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Summary Basic activities Forwards and backwards Turning Roamer Music

Before programming the Roamer it is a good idea to introduce the concept of turning and direction of turn without the robot.

Select all the Turning cards from the Roamer Playing Cards or similar. Shuffle them and place them face down randomly on the table. Each child should take it in turns to turn over two. If they are the same they can keep them and turn over another two. If they do not match they must turn them back and the next child takes their turn.

Although there are only two directions of turn represented - right and left - because the cards sometimes come out upside down, this activity is not as simple as it seems. Using body geometry helps enormously with turning and understanding left and right.

Change the unit of turn on Roamer (see Important Information).
Demonstrate 1 GO and then 1 GO.
Place Turning cards in one pile face down and Number cards up to 4 in another. Put a different object at each of the 90 degree points round Roamer.
Each child, in turn, can pick one Turning card and one Number card and program Roamer accordingly. They should say which object they think Roamer will stop at before pressing GO.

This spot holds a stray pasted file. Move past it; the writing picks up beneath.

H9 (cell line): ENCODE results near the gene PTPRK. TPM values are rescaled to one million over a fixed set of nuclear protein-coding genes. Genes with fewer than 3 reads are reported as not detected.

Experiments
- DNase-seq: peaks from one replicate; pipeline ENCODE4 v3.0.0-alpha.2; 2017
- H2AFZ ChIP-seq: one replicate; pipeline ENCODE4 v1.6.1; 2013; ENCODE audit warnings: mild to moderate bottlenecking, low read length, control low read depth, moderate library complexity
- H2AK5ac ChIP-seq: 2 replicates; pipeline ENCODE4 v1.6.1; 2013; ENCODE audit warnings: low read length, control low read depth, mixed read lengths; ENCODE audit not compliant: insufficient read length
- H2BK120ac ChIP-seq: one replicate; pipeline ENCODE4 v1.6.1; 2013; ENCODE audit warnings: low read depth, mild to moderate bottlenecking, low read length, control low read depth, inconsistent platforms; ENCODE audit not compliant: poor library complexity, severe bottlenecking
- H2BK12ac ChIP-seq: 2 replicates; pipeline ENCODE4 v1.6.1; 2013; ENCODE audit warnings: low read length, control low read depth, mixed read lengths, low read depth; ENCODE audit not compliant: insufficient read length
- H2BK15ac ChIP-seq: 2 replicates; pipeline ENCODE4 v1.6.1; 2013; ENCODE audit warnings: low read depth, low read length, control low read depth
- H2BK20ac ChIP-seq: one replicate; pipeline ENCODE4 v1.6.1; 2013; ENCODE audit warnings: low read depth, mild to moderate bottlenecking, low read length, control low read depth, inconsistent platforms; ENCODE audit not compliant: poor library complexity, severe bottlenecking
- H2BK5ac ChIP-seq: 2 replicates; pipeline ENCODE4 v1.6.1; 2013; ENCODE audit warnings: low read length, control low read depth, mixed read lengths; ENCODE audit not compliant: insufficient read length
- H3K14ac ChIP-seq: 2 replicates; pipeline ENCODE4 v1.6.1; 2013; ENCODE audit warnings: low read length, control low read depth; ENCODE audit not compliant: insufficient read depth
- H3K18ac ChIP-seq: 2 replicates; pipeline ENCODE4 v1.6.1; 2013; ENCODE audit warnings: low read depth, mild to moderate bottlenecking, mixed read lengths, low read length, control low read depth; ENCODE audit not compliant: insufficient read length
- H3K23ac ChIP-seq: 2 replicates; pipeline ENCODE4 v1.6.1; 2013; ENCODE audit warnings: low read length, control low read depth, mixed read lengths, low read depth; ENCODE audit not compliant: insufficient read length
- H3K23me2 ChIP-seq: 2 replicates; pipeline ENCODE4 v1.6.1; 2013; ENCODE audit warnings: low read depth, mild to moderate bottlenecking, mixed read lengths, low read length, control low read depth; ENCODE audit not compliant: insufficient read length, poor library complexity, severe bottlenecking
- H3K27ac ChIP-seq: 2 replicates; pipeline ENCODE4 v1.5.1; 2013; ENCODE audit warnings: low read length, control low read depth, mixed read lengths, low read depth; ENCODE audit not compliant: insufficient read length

Angles can be understood either as a turning movement between two points or as a measurement. This activity expresses the first idea and helps reinforce direction of turn.

Place a pen down the centre of Roamer and work on a large area of paper (the back of a roll of wallpaper is ideal). Select all the Movement cards (forwards, backwards, right and left) and place them face down in a pile. Place a 1 face up next to them.
Then each child, in turn, picks a card from the pile and programs Roamer with that movement and the 1. Repeat this activity until Roamer has created an interesting pattern that the children can colour in.

This activity introduces the idea of angles as a measurement because the children can see the angles that are created. It is a great activity for reinforcing the concepts of shape and space and of course, when it comes to colouring in, it helps develop fine motor control.

  © 2004. Amethyst Consultancy Ltd.